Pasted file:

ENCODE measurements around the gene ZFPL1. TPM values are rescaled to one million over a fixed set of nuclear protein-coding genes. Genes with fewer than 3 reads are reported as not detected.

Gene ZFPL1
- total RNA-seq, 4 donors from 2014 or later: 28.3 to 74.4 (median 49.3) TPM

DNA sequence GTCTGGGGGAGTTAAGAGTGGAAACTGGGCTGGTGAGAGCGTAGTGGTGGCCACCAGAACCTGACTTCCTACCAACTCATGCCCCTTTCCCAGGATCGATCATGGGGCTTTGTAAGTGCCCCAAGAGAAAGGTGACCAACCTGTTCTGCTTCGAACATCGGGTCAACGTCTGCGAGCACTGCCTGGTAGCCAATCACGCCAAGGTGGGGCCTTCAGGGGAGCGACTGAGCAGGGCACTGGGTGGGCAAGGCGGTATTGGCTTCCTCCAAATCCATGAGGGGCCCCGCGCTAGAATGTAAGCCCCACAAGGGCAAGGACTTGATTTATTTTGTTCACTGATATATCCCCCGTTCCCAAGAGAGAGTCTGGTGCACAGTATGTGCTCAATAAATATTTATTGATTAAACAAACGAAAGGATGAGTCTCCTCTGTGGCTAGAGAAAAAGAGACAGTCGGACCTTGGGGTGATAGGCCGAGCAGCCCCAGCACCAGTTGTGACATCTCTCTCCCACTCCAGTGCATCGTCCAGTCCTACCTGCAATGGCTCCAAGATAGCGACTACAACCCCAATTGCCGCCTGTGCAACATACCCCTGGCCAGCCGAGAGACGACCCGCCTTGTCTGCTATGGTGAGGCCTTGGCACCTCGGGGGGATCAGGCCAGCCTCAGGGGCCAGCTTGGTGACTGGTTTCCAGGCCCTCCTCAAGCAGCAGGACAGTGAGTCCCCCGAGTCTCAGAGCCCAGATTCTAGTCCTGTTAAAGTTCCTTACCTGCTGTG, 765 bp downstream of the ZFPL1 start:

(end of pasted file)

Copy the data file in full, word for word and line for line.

ENCODE measurements around the gene ZFPL1. TPM values are rescaled to one million over a fixed set of nuclear protein-coding genes. Genes with fewer than 3 reads are reported as not detected.

Gene ZFPL1
- total RNA-seq, 4 donors from 2014 or later: 28.3 to 74.4 (median 49.3) TPM

DNA sequence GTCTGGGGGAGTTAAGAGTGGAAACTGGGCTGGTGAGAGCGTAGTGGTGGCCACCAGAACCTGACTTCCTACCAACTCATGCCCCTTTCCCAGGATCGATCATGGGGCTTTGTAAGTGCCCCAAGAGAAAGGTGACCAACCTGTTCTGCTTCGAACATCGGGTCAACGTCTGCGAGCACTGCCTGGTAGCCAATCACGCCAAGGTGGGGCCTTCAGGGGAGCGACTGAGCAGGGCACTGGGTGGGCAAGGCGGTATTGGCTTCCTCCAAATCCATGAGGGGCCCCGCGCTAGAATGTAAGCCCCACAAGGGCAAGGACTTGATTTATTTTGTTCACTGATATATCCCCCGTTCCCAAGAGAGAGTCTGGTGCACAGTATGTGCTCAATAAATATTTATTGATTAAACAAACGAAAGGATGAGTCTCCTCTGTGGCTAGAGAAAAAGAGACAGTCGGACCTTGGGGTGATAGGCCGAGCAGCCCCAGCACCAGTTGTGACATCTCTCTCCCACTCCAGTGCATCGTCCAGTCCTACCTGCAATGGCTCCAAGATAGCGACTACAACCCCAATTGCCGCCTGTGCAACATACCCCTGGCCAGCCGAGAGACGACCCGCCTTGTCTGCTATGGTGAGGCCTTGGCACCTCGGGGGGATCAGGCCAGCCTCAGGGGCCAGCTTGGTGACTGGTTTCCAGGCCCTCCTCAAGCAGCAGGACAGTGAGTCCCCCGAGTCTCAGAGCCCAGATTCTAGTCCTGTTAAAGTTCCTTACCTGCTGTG, 765 bp downstream of the ZFPL1 start: